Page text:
An English woman born without a "womb" and told by doctors she would never conceive defied all odds and gave birth to not one but two girls. Hayley Haynes, then 19, was told by specialists she had been born with XY chromosomes, meaning she was genetically male with no reproductive organs. Now, Haynes and husband Sam, both 28, are overjoyed to have become parents via hormone therapy after a tough nine years of what they thought would be a childless future.

The mother of two gave birth naturally on Christmas Eve. Although they were premature, the girls were healthy, and Haynes is ecstatic about the successful birth. “Becoming a mother was the single most amazing moment of my life. When I held the babies in my arms for the first time I was overwhelmed. I had spent nine years coming to terms with the fact this might never happen, but in that moment all the pain just washed away,” said Haynes, the Mirror reported.

The new mother did not know she was growing up differently until she was 19 and had not started her period, despite going through other signs of puberty. Haynes was diagnosed with androgen insensitivity syndrome, a genetic condition, inherited (except for occasional spontaneous mutations) where a person is genetically male but is resistant to male hormones, according to Medline Plus. In other words, the person, like Haynes, has some or all of the physical traits of a woman but the genetic makeup of a man.

Haynes's hopes of being a mother were shattered until specialists found a tiny womb missed on previous scans in 2007. Although she couldn’t conceive naturally, she could have the option of in vitro fertilization (IVF), which her womb was ready for in 2011. Haynes had a 60 percent chance of being pregnant through IVF.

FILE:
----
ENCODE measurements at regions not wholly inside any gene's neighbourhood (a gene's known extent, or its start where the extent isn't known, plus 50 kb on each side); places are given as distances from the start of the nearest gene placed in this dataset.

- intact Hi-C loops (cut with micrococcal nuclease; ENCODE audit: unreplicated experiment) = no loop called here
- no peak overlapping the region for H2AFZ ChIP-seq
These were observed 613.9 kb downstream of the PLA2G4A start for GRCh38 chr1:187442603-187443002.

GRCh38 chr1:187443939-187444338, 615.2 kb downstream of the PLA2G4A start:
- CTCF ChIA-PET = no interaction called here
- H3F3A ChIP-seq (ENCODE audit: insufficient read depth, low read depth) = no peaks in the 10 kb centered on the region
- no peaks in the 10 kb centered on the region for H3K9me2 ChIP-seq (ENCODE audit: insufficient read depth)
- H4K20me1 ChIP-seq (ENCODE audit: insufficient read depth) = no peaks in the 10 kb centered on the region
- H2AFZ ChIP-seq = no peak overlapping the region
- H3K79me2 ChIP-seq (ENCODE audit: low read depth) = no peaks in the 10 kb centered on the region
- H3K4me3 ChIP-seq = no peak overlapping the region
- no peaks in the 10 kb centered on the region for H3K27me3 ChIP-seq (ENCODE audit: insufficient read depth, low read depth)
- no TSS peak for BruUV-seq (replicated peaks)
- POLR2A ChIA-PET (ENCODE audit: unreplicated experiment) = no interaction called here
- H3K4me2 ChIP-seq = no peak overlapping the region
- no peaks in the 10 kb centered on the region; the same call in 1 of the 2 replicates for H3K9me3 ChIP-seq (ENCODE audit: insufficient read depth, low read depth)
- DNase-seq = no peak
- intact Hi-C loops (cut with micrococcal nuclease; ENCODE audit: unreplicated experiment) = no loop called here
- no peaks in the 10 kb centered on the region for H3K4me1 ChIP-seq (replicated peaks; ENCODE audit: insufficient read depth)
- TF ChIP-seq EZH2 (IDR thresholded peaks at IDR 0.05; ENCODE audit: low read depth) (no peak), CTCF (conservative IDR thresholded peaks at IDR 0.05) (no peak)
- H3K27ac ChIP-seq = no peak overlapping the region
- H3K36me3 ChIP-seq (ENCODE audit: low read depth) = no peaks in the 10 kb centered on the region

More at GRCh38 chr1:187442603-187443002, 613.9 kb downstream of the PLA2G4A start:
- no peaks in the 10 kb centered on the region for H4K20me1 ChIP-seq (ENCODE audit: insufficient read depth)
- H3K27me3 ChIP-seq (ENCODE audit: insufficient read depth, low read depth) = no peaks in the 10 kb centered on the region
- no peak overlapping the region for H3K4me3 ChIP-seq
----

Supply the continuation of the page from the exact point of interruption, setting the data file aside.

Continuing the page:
The couple successfully conceived after using Sam’s sperm and harvesting 13 eggs, two of which were viable. Six weeks later and pregnant, Haynes found out both eggs had taken and she was expecting non-identical twins. “I couldn't believe it. I freaked out, but I was over the moon at the same time. I had the chance to have a complete family,” Haynes said. Sam added: “I felt numb with excitement. It was two for the price of one.”

The twin girls were born on Christmas Eve prematurely but healthy, with Avery (5 pounds, 3 ounces) and Darcey (4 pounds, 6 ounces).

Now more than ever, it seems women have had medical help to have their babies. The latest annual report from the Society for Assisted Reproductive Technology showed doctors in in vitro fertilization clinics in the U.S. performed 165,172 procedures, including IVF, with 61,740 babies born as a result of those efforts in 2012. Doctors recommend women to give birth to a single baby because even with medical advances like IVF treatment, multiple births can still be risky for mothers and babies alike.